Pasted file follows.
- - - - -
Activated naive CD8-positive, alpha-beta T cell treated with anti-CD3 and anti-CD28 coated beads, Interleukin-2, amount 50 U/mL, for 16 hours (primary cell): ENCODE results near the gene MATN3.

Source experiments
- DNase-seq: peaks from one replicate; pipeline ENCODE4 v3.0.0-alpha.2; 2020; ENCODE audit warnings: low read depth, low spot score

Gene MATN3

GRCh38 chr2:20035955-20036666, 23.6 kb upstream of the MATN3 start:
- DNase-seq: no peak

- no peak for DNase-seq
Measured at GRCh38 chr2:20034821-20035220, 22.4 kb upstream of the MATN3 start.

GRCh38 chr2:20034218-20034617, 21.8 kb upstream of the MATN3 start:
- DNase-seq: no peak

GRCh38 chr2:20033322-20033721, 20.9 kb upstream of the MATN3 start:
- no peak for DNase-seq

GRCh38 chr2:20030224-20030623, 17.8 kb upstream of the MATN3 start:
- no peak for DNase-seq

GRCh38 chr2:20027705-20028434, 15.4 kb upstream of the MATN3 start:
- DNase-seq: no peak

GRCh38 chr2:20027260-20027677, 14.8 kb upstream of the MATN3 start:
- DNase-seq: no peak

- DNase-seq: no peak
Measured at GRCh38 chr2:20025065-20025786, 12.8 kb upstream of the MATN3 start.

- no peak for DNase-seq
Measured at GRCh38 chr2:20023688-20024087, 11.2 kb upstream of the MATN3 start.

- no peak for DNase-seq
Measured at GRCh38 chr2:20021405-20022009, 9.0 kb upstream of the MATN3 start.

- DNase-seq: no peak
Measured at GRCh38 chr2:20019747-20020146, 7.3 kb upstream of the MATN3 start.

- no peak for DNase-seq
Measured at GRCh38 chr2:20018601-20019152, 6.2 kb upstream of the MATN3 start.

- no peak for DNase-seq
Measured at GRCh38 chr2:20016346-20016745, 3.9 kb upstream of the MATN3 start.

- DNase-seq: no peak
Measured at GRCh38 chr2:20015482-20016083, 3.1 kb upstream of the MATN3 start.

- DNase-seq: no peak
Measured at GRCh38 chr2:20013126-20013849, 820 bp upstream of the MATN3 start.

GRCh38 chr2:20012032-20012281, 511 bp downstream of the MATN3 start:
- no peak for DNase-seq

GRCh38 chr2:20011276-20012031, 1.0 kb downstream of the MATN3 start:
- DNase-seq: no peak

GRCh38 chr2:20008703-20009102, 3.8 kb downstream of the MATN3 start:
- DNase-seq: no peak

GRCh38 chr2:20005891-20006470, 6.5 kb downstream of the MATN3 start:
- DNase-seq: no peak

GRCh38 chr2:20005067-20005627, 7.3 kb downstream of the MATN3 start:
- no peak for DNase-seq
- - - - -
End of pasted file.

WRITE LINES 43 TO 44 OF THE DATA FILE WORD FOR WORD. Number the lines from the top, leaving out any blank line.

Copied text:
GRCh38 chr2:20005067-20005627, 7.3 kb downstream of the MATN3 start:
- no peak for DNase-seq